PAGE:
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This activity is intended for healthcare professionals practicing in
managed care environments.
This activity is supported by
educational grants from
AbbVie and Novartis Pharmaceuticals Corporation
Psoriatic arthritis is a debilitating disease that may affect up to
1 million adults in the United States, affecting men and women
equally. Psoriatic arthritis is a progressive, inflammatory disease
that is associated with a number of dermatologic and musculoskeletal
manifestations. Patients can experience extreme pain and joint
damage that may affect their quality of life, physical function, and
ability to work. Symptoms include fatigue, joint inflammation, and
potentially progressive joint damage.Diagnosing psoriatic arthritis
can be very complex and the standard diagnostic measures are based
on history, a physical exam and x-ray features, so establishing the
presence of characteristic signs and symptoms associated in both the
skin and joints, and by ruling out more common inflammatory
arthritis, can be very helpful. The most commonly accepted
diagnostic criterion is the CAPSER classification. The diagnosis of
psoriatic arthritis can sometimes be delayed or missed by primary
care providers and other healthcare professionals. With recent
updates to the guidelines, there have been updates and advances in
digital imaging tools and screening options that have improved the
chances of catching psoriatic arthritis early, which allows for
better treatment goals to be achieved.
The past few years have seen a number of treatments introduced for
psoriatic arthritis. Along with symptomatic treatments, such as
nonsteroidal anti-inflammatory drugs (NSAIDs), corticosteroids, and
local corticosteroid injections into joints, there are also the oral
small molecules (OSMs) for treatment. The Tumor Necrosis Factor (TNF)
inhibitors have been available for nearly 20 years and continue to
be a viable option for patients. More recently key cytokines in the
psoriatic disease pathophysiology have been introduced and they
include Janus kinases and signal transducers and activators of
transcription (JAK-STATs) as well as are the interleukin (IL)-12,
IL-17, IL-22 and IL-23 pathway inhibitors. These newer biologic
treatments target some of these key cytokines to treat psoriatic
disease. Clinicians need to be able to incorporate these new
approaches into treatment paradigms, considering both safety and
efficacy, by being educated with appropriate management strategies
that will guide treatment decisions for patients with psoriatic
Upon completion of this
activity, participants will be able to:
Analyze clinical tools for assessing
joint symptoms and diagnosing psoriatic arthritis (PsA)
Discuss the current guidelines and
evidence to make appropriate decisions for patients who require
systemic targeted therapies in PsA
Explore new and emerging targeted
therapies for PsA based on mechanisms of action, efficacy and
safety data, and comparative effectiveness
Assess short and long-term
strategies that account for risk management in patients with PsA
approaches for effective PsA treatment and management to address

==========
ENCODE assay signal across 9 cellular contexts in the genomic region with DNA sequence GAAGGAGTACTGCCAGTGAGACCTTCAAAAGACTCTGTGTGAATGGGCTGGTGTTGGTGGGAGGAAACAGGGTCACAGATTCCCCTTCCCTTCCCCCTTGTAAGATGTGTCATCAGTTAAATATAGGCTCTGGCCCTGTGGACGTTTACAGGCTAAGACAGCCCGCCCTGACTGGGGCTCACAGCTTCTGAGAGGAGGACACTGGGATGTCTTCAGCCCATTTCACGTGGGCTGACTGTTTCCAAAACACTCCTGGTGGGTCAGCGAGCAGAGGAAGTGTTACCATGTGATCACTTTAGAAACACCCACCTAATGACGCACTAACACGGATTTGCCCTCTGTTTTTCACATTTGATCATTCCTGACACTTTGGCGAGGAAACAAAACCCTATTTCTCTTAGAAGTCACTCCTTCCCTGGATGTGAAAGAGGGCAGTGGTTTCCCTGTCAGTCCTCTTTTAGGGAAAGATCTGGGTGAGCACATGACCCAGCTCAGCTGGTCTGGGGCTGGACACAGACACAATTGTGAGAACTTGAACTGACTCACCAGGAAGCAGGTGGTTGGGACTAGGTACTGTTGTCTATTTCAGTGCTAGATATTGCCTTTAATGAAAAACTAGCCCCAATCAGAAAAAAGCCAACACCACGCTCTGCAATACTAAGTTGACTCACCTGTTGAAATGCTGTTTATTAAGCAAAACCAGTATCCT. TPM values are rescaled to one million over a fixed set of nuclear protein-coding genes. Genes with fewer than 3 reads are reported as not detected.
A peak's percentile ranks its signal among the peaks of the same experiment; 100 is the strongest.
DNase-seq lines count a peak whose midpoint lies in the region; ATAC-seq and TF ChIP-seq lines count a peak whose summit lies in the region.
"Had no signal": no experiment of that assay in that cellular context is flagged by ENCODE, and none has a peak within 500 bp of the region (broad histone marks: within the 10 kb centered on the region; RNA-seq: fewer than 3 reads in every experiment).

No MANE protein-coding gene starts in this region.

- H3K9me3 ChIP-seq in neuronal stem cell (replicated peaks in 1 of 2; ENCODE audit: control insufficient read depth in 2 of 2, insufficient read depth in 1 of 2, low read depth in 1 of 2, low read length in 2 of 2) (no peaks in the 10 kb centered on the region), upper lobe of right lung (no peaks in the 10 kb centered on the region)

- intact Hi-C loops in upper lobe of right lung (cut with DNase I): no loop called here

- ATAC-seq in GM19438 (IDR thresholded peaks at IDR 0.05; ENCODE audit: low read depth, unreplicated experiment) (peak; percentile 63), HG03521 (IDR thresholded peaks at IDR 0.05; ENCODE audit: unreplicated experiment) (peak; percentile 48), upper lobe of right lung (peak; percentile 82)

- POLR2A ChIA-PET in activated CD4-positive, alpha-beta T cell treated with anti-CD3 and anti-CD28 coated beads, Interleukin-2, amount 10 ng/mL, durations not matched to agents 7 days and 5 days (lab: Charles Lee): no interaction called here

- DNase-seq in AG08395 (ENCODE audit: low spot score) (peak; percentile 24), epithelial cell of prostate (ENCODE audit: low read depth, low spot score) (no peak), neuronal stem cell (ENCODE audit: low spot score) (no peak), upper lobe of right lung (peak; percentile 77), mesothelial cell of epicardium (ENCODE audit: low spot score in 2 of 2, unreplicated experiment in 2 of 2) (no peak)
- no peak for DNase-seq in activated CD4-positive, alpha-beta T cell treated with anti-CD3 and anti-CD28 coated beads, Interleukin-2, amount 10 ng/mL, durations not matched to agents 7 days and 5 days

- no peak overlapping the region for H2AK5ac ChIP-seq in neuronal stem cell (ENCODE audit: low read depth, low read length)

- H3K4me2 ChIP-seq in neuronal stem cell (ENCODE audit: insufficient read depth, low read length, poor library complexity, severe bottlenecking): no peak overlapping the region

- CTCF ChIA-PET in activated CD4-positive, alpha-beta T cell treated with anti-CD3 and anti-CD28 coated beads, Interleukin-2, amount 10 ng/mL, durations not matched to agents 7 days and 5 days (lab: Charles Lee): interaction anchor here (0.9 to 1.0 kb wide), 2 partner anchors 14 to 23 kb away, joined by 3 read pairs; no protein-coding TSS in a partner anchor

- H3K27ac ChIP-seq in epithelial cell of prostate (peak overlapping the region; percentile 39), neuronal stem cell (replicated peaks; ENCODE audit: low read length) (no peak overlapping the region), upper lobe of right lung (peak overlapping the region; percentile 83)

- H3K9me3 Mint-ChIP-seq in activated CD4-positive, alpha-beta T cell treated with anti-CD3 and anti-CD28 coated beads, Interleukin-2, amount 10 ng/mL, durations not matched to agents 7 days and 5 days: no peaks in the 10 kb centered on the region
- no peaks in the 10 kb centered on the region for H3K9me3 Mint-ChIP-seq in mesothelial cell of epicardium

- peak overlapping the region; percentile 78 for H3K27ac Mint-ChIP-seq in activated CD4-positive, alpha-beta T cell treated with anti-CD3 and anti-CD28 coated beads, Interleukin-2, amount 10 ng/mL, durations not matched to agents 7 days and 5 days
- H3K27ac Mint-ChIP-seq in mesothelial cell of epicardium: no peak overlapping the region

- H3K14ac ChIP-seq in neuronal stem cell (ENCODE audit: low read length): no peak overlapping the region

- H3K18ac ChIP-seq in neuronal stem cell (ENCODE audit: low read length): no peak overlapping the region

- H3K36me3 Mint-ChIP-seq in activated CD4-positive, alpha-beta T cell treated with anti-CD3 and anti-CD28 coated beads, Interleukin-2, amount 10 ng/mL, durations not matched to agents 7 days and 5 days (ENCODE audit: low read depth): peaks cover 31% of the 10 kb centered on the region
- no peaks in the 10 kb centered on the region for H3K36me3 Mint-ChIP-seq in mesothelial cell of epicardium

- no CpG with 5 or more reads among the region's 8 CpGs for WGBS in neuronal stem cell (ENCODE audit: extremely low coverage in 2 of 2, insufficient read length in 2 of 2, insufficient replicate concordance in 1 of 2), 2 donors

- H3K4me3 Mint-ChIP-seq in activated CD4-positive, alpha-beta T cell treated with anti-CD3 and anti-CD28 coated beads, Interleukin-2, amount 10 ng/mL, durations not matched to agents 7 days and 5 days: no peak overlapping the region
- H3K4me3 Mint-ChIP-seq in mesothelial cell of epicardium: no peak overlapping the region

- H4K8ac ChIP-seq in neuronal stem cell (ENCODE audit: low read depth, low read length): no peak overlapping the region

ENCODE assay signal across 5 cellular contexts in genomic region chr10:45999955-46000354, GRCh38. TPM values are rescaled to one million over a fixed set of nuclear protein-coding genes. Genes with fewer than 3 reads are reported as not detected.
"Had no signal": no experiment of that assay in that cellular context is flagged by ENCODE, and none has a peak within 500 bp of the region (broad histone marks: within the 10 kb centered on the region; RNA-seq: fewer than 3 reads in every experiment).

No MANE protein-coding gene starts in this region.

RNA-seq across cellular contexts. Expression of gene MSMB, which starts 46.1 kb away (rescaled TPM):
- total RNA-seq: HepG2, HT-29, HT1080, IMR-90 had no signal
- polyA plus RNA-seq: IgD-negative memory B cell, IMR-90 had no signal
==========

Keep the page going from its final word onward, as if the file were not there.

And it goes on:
common comorbidities, adherence, and adverse events
||Leonard H. Calabrese, DO
Professor of Medicine
Cleveland Clinic Lerner College of Medicine
Case Western Reserve University
R.J. Fasenmyer Chair of Clinical Immunology
Calabrese serves as a consultant for AbbVie, Bristol
Myers Squibb, Genentech, Janssen, Lilly, Novartis and
UCB. His presentation has been peer reviewed for any
MD has no financial relationships with ineligible
companies to disclose.
Jeremy Williams has no financial relationships with
ineligible companies to disclose.
Jacqueline Cole, RN, MS, CMCN has no financial
relationships with ineligible companies to disclose.
NAMCP and/or the presenter
has copyright or has received permissions for use of
materials provided in this activity.
Accreditation & Designation
This activity has been planned and implemented in accordance with
the accreditation requirements and policies of the Accreditation
Council for Continuing Medical Education (ACCME) through the joint
providership of the National Association of Managed Care Physicians
(NAMCP) and American Association of Managed Care Nurses (AAMCN). The
National Association of Managed Care Physicians is accredited by the
ACCME to provide continuing medical education for physicians.
NAMCP designates this enduring material for a maximum of 1 AMA
PRA Category 1 credit(s)TM. Each
physician should claim credit commensurate with the extent of their
participation in the activity.
The American Association of Managed Care Nurses is accredited as a
provider of nursing continuing professional development by the
American Nurses Credentialing Center's Commission on Accreditation.
Nurses who complete this activity and achieve a passing score will
receive 1 hour in nursing continuing professional development.
This activity has been approved by the American Board of Managed
Care Nursing for 1.0 contact hours toward CMCN recertification
This activity is supported by educational grants from
AbbVie and Novartis Pharmaceuticals Corporation
NAMCP and/or this website does not
provide medical advice, diagnosis or treatment. NAMCP does not
endorse or imply endorsement of the content on any linked website.
This website is to be used as an informational resource. With any
health related concern, consult with your physician or healthcare
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